Jacksonville shooting
Heavy police presence remains into the night at the shooting outside Jacksonville Landing in Florida. Aug. 26, 2018. Getty Images/ Mark Wallheiser

Even hours after a mass shooting at a gaming event in Madden, Jacksonville, Florida, took the lives of three including the shooter on Sunday, President Donald Trump, who is usually quick to tweet about current affairs, choose to stay mum about the tragedy.

Instead of offering words of comfort to the people of his country who were reeling in the wake of the incident, Trump resorted to self-boasting, talking about his approval ratings.

“Over 90% approval rating for your all time favorite (I hope) President within the Republican Party and 52% overall. This despite all of the made up stories by the Fake News Media trying endlessly to make me look as bad and evil as possible. Look at the real villains please!” he wrote.

Although White House press secretary Sarah Sanders said the president had been briefed on the situation and was monitoring it, the statement did nothing to pacify Twitter users who were outraged at Trump’s lack of mention of the Jacksonville tragedy.

Some users suggested "the skin color" of the Jacksonville shooter might have something to do with the president refraining from tweeting about the incident:

Soon after the tragedy, other Republicans, including the president’s daughter and senior White House adviser Ivanka Trump, and several Democrats took to social media to express outrage over the shooting and offer their prayers for the victims and their families.

“As we await further details, our hearts are with Jacksonville and all those affected by today’s tragic mass shooting,” Ivanka wrote.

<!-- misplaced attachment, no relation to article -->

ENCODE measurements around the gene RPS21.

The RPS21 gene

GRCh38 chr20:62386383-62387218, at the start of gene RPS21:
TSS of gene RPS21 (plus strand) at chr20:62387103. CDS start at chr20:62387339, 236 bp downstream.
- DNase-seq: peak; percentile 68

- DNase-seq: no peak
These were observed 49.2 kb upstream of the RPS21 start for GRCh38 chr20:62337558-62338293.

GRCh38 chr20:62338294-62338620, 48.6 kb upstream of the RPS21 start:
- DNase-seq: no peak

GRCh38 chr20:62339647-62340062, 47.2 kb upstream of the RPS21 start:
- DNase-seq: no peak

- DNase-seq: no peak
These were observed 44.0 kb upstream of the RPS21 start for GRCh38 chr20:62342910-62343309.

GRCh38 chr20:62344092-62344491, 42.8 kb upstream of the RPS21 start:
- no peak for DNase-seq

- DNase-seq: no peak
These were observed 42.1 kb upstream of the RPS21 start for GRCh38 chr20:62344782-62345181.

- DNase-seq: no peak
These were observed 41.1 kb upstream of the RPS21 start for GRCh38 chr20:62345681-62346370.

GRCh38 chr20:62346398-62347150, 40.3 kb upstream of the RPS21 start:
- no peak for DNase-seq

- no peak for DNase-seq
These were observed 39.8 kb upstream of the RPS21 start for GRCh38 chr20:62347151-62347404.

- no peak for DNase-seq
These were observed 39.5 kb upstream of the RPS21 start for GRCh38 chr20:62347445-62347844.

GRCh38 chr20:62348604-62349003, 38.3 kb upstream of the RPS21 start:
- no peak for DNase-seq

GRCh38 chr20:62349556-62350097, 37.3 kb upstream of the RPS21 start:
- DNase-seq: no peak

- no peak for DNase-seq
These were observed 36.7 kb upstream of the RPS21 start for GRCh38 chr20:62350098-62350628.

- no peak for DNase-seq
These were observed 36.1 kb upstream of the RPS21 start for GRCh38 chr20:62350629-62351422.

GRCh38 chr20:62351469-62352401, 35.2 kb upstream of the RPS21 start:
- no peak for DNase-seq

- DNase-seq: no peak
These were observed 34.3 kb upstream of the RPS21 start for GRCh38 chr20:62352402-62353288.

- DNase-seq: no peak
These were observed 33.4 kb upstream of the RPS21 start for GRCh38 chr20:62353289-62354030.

"Horrifying news from #Jacksonville this afternoon," Sen. Marco Rubio, R-Fla. (R-FL) tweeted. "Have spoken to local authorities & am still awaiting more information on this shooting. Situation still unfolding, law enforcement is asking everyone to avoid the area. #Sayfie."

In a follow-up tweet, he added, “Have confirmed @FBI & @ATFHQ are in contact & in coordination with local authorities to provide any & all federal resources needed to respond to #JacksonvilleLandingShooting.”

Rep. Ted Deutch (D-FL) tweeted: "My heart breaks for more of my fellow Floridians today. For more families whose lives will never be the same, for another grieving community, and for the generation raised in a country that has allowed horrific shootings to become commonplace, we must say, "enough." ENOUGH!”

Choosing to not utter a word about the Jacksonville shooting was not the only thing the POTUS was criticized for over the weekend. According to a Washington Post article, the president nixed a White House statement that was supposed to be released following Sen. John McCain’s death on Saturday, saying he wanted to tweet about it first.

And when he tweeted, it was bereft of any praises for the late senator:

The original White House statement, which was drafted before McCain’s death and did not make the final cut, sang high praises of his military and senate service and called him a “hero,” current and former White House aides told the Post.

In contrast to the president’s tweet, McCain was lauded by people like former presidents Barack Obama and George W. Bush and international leaders like Canadian President Justin Trudeau and French President Emmanuel Macron: